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How to Organize: 15 Points

A good friend recently reminded me that there is a big difference between activism and organizing. Activism is to be involved at some level in political struggle; organizing is to make that struggle effective by planning for success.

Organizing requires attention to the smallest details and the broadest overview. It takes a great deal of strategic thinking, critical self-evaluation, people skills, and persistence.

Organizing is hard. None of us are born with the skills needed for effective organizing; we have to pick them up as we go.  All we have is us, and so many of us are tied up with families, jobs, and other responsibilities. But if we’re going to win struggles for social and environmental justice, we need more organizers.

With that goal in mind, I would like to share with you this list of points on organizing. I’m by no means an expert organizer, but I have gained some experience in the past decade. This list is not definitive or faultless. If you think I got it wrong, or if you have more points to add, let me know in the comments.

15 Points on Organizing

1. Reliable people are irreplaceable. One solid person is worth a dozen who don’t follow through on their commitments.

2. Beware of abusive and toxic people, as well as those who are bring nothing but drama and distraction. Set boundaries.

3. Social skills are profoundly important for organizing. Cultivate these skills. Avoid stereotyping or dismissing people based on their lifestyle, job, or any first impression you may have. Movement building requires getting outside of our comfort zone and engaging with people as individuals. You can’t have political conversations if your prerequisite is that everyone should agree with you. This is a dead end for making change.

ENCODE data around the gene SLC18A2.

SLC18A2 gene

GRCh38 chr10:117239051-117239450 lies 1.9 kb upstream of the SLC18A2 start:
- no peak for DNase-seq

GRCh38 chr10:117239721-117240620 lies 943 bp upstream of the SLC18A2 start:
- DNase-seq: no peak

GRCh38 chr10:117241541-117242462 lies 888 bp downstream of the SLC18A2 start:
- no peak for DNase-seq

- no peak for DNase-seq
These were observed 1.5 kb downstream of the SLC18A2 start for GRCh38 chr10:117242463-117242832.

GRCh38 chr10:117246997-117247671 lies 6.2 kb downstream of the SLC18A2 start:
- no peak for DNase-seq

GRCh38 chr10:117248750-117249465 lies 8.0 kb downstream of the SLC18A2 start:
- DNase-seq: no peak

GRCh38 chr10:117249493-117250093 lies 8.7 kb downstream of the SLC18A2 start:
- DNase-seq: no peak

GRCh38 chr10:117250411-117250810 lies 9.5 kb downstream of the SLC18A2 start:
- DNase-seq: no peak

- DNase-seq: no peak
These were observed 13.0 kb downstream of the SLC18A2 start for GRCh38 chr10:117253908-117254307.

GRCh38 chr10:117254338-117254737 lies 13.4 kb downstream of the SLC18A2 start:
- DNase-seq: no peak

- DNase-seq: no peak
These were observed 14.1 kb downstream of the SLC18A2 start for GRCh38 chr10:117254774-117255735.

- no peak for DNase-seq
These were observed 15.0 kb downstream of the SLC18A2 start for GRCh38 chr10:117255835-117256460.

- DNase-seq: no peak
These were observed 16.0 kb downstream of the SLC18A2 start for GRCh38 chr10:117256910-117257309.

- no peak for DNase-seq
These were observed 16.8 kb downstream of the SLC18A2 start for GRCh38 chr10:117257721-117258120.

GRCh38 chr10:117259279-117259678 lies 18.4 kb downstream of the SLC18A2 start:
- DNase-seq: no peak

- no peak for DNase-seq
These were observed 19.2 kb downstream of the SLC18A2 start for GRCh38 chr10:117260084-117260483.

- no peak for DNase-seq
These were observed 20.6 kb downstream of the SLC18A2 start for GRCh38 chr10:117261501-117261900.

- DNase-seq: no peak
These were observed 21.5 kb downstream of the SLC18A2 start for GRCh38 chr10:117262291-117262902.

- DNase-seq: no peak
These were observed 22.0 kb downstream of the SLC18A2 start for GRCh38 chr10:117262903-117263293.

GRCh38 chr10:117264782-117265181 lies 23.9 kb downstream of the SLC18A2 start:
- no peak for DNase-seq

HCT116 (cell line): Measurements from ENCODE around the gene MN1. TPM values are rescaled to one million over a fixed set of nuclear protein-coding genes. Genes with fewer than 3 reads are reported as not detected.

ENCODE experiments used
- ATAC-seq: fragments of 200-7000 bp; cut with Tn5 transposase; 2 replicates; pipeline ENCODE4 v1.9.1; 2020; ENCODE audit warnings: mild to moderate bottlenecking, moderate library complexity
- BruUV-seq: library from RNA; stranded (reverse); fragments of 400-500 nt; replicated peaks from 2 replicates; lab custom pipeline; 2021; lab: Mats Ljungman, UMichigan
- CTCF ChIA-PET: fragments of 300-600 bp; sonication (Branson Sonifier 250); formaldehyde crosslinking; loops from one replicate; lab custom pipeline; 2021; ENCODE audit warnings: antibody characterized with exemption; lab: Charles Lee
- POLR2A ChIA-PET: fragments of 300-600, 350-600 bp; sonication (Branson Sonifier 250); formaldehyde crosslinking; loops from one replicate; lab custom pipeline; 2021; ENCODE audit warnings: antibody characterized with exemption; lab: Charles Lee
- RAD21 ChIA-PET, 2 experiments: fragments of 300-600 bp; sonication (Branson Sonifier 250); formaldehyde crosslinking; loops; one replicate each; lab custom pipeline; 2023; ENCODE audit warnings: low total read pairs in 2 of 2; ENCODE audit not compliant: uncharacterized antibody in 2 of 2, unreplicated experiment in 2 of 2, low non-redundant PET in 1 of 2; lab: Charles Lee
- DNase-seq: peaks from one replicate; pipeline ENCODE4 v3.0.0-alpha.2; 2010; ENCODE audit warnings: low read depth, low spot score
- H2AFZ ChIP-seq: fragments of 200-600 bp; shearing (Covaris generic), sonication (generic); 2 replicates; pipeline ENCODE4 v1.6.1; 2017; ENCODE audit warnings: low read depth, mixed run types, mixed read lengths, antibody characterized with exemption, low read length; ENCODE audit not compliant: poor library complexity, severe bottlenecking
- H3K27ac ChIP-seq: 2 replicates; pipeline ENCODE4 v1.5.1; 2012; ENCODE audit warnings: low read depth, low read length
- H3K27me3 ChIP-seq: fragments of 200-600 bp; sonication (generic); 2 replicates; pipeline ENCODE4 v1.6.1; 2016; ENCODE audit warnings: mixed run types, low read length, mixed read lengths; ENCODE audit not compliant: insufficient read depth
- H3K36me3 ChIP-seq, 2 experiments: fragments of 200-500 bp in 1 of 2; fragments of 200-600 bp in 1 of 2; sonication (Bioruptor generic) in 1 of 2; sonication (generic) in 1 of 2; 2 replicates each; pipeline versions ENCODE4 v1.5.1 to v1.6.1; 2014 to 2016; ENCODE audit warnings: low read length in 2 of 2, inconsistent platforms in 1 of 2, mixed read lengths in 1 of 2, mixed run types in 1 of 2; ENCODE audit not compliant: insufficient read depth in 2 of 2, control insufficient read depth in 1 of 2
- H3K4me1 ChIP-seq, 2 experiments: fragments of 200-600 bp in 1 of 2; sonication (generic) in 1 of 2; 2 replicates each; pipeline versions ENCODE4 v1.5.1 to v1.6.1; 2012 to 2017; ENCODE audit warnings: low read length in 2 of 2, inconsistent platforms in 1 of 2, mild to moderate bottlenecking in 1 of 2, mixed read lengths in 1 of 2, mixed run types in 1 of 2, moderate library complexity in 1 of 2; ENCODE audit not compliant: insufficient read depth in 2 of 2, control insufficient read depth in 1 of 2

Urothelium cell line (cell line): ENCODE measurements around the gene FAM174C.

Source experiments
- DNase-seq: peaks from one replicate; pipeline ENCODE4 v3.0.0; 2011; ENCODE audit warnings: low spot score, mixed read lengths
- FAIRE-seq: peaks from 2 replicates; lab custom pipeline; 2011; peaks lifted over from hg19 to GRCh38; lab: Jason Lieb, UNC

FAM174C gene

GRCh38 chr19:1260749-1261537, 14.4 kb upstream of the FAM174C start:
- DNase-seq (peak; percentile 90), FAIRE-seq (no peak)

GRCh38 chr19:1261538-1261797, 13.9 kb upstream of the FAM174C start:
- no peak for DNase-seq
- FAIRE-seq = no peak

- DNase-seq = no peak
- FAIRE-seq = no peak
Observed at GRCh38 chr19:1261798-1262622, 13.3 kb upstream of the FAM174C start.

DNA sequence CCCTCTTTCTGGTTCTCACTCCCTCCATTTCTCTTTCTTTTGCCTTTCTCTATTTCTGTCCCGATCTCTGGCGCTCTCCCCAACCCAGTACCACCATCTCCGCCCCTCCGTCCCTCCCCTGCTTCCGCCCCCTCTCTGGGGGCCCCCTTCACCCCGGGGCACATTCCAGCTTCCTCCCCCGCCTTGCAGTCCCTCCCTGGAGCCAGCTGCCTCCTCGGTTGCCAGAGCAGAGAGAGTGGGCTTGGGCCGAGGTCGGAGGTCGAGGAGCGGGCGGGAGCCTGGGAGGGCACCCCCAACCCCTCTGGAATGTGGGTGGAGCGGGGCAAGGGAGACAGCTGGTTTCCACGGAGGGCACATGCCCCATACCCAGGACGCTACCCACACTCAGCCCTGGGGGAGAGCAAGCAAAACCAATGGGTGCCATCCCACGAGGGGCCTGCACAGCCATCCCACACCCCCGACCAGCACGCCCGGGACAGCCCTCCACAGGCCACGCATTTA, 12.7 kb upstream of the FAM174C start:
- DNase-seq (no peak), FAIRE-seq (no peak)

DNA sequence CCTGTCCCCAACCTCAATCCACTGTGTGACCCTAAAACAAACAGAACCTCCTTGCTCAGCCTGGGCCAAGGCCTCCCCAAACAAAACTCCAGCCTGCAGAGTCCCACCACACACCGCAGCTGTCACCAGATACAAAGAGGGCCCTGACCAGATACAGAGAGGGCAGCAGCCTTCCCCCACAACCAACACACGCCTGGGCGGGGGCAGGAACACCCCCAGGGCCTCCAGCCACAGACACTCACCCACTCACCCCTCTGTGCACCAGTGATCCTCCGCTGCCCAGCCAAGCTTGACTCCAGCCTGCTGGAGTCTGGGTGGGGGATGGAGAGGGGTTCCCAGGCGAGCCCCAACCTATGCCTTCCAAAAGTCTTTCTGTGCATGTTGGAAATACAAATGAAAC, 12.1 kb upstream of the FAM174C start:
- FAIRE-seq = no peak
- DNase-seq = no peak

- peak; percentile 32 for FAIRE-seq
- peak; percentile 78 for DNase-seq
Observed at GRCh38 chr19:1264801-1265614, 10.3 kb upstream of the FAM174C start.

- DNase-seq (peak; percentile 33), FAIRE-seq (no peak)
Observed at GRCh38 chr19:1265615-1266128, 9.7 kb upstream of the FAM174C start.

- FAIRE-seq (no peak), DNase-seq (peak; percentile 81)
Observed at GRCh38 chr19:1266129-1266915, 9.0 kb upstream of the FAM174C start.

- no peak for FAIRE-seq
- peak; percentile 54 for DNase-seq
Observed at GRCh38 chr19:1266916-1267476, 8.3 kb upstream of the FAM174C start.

4. When organizing people, folks seem to respond well to individual requests for assistance. For example: “I’ve noticed that you’re really skilled about getting people motivated. Can you help with promotion for our upcoming event?”

5. In organizing, details matter. Small problems can grow into major ones. Pay close attention to what is happening in and around your organizing community. But be careful to avoid getting bogged down in the small stuff.

6. Build coalitions and relationships with a wide variety of people and resistance-oriented communities. Sometimes you will be surprised at who is willing to lend support. Draw out linkages between struggles and focus on the shared visions and overlaps in thinking. Radicals are scattered and disorganized, so solidarity is critical.

7. Humility, respect, and appreciation for others are the foundation of relationships. Shared hardship, struggle, and joy are the mortar that cements these bonds. Build friendships and caring relationship with the people you organize with.

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Swamp Cedars sacred site, eastern Nevada.

8. Do what you say you will do. Follow up on commitments and responsibilities. Don’t give your word lightly.

9. Ask for help when you need it.

10. Make time to recharge. Burned out and overworked activists are no use to the movement. Allow time for relaxation and self-healing after intense periods.

11. Focus on the long term struggle. Make sure that each action, event, and campaign you engage in leaves your group stronger and more engaged than before. Try to maintain positive momentum, while at the same time understanding that we fight regardless of winning or losing. We fight because it is the right thing to do.

12. Sometimes you have to take risks.

13. Never stop learning. Deepen your wisdom and plan to become an elder and mentor as you age.

14. Justice is on our side. Be heartened by the spirituality and community that comes from battling injustice and building beautiful cultures of resistance.

15. Be so stubborn they will never stop you. Never give up.

Max Wilbert is an activist and organizer from Seattle, and can be reached at max@maxwilbert.org